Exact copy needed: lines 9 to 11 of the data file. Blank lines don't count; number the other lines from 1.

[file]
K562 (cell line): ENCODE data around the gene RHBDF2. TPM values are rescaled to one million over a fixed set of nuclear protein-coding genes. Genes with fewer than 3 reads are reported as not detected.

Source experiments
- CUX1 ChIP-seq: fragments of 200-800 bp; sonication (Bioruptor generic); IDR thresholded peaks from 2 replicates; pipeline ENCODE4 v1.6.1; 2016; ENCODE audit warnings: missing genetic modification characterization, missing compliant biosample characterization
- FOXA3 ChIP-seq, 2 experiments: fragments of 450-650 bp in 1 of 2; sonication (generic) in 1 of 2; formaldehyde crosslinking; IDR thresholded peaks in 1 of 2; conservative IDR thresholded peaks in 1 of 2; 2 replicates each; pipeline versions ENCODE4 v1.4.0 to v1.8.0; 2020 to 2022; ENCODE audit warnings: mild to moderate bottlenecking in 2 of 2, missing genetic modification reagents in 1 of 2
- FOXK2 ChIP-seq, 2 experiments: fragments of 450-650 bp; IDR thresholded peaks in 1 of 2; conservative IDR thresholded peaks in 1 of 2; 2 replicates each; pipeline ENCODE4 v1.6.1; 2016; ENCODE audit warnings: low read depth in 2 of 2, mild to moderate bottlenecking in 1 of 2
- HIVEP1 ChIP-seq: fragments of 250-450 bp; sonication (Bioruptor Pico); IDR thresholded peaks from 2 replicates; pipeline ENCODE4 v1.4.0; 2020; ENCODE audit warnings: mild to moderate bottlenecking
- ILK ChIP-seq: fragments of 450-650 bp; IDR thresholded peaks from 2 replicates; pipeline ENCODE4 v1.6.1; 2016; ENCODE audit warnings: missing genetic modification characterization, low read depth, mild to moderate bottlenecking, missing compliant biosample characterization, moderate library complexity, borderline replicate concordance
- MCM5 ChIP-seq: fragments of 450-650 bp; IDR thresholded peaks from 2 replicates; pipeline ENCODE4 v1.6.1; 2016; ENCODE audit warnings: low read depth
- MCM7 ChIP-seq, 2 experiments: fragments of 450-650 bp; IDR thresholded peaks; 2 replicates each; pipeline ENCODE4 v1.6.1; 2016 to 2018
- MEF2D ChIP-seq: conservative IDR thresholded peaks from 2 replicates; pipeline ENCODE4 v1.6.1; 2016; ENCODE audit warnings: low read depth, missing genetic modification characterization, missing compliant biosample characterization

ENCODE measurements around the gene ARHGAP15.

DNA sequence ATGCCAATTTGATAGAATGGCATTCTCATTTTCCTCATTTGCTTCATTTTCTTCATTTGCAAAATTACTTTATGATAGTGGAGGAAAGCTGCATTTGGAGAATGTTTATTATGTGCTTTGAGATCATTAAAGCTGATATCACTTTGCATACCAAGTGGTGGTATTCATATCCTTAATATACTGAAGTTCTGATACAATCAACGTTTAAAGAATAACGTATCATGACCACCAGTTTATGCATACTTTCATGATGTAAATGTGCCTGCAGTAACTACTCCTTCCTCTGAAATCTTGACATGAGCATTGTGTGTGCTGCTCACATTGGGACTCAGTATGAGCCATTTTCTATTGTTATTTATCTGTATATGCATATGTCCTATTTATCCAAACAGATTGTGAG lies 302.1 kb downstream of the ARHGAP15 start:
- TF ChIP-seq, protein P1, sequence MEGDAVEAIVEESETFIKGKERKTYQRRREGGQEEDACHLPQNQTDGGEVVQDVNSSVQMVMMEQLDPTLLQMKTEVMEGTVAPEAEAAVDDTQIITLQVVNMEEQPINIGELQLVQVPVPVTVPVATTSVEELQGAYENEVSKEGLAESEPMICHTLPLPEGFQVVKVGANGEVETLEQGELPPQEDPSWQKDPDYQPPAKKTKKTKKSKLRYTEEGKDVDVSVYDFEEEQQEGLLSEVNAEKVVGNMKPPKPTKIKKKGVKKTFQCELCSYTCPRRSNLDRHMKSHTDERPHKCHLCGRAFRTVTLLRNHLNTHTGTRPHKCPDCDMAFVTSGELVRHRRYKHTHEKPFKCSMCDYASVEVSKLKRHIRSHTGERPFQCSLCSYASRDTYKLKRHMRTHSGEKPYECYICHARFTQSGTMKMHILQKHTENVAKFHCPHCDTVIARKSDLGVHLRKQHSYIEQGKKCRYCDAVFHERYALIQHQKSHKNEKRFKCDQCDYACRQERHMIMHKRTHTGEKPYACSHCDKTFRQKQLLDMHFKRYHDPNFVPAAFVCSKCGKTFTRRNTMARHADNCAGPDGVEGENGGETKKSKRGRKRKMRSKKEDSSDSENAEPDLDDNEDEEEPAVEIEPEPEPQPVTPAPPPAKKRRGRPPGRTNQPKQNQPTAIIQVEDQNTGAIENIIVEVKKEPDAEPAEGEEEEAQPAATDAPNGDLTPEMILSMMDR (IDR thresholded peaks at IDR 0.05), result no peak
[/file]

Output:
- MCM7 ChIP-seq, 2 experiments: fragments of 450-650 bp; IDR thresholded peaks; 2 replicates each; pipeline ENCODE4 v1.6.1; 2016 to 2018
- MEF2D ChIP-seq: conservative IDR thresholded peaks from 2 replicates; pipeline ENCODE4 v1.6.1; 2016; ENCODE audit warnings: low read depth, missing genetic modification characterization, missing compliant biosample characterization

ENCODE measurements around the gene ARHGAP15.